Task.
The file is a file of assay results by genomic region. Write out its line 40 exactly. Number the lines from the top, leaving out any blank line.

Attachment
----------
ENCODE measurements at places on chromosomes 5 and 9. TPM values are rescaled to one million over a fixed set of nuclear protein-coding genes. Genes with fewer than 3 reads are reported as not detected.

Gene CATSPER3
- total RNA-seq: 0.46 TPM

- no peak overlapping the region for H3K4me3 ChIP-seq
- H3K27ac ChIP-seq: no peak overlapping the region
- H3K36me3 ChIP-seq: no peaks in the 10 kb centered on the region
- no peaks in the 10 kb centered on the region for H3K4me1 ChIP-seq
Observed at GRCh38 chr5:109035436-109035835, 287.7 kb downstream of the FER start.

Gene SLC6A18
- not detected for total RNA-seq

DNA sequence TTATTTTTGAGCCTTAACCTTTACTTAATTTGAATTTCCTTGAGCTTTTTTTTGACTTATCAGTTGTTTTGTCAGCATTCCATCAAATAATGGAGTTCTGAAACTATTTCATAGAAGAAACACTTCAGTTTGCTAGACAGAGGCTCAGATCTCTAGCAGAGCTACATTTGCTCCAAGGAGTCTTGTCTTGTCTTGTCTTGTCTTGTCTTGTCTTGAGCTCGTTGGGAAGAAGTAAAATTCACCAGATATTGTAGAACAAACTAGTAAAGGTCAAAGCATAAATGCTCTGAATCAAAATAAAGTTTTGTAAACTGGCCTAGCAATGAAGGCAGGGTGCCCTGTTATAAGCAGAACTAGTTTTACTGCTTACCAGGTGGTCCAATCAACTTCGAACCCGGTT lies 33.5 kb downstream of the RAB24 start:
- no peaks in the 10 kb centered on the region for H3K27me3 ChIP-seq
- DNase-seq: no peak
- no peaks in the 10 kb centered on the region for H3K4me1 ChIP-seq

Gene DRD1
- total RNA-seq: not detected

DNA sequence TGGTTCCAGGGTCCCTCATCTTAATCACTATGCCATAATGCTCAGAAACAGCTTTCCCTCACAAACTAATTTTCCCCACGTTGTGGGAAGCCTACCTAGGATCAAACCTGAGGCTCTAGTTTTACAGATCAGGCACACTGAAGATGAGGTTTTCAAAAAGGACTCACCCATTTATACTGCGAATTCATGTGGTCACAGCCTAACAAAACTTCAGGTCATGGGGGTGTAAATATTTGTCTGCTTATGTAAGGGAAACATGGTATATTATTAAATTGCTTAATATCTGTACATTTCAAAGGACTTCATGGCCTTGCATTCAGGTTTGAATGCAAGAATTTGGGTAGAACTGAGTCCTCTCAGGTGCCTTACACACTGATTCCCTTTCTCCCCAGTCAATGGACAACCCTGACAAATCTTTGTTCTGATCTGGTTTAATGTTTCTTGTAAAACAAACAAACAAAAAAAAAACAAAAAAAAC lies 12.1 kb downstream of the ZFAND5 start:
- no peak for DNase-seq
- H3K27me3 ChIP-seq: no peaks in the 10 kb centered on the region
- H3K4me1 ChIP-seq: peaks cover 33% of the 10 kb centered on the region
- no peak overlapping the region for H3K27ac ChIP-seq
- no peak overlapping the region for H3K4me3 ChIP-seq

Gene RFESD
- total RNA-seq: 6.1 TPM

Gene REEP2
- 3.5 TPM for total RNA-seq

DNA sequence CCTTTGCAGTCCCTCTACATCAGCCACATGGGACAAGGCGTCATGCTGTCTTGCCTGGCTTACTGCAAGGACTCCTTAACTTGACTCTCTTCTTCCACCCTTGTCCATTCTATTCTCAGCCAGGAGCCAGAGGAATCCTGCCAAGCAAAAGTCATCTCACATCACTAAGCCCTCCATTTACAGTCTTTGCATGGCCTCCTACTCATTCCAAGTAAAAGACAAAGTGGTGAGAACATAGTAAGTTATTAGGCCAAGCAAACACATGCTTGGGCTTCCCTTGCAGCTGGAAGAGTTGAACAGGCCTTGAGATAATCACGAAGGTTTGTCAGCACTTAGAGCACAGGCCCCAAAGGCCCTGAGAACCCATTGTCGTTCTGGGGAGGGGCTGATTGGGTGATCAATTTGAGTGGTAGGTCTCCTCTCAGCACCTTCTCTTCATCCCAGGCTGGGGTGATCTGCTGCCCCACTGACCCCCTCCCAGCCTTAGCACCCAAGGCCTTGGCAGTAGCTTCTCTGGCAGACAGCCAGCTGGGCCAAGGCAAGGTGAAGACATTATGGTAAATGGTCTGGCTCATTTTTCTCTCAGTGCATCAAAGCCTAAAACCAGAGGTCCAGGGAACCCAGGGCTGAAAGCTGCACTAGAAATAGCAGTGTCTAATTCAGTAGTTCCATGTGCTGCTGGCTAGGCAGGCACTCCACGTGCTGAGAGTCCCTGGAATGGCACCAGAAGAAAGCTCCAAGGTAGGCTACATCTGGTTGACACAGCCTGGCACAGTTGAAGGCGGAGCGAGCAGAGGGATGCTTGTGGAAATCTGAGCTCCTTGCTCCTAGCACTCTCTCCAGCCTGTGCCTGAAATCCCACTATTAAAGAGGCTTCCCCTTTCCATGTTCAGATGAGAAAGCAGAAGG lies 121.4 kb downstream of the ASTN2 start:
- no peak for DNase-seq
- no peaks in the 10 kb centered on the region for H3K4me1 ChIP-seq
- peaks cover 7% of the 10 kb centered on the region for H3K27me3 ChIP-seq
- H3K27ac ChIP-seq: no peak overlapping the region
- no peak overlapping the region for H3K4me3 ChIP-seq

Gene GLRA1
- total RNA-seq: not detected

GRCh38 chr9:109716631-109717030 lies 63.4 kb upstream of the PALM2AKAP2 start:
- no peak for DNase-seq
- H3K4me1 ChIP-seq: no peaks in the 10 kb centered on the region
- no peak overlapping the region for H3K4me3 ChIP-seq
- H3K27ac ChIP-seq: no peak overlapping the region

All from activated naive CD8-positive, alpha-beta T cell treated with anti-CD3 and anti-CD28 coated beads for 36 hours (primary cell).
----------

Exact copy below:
All from activated naive CD8-positive, alpha-beta T cell treated with anti-CD3 and anti-CD28 coated beads for 36 hours (primary cell).